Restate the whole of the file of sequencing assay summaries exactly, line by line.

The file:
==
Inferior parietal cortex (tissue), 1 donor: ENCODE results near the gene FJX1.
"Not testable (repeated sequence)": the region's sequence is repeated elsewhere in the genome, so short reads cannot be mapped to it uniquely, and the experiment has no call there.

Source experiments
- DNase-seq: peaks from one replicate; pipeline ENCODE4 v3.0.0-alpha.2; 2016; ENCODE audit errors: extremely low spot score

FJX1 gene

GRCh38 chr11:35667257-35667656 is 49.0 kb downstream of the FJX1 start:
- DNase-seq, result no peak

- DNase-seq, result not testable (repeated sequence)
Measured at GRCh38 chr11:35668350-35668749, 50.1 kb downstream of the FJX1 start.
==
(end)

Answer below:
Inferior parietal cortex (tissue), 1 donor: ENCODE results near the gene FJX1.
"Not testable (repeated sequence)": the region's sequence is repeated elsewhere in the genome, so short reads cannot be mapped to it uniquely, and the experiment has no call there.

Source experiments
- DNase-seq: peaks from one replicate; pipeline ENCODE4 v3.0.0-alpha.2; 2016; ENCODE audit errors: extremely low spot score

FJX1 gene

GRCh38 chr11:35667257-35667656 is 49.0 kb downstream of the FJX1 start:
- DNase-seq, result no peak

- DNase-seq, result not testable (repeated sequence)
Measured at GRCh38 chr11:35668350-35668749, 50.1 kb downstream of the FJX1 start.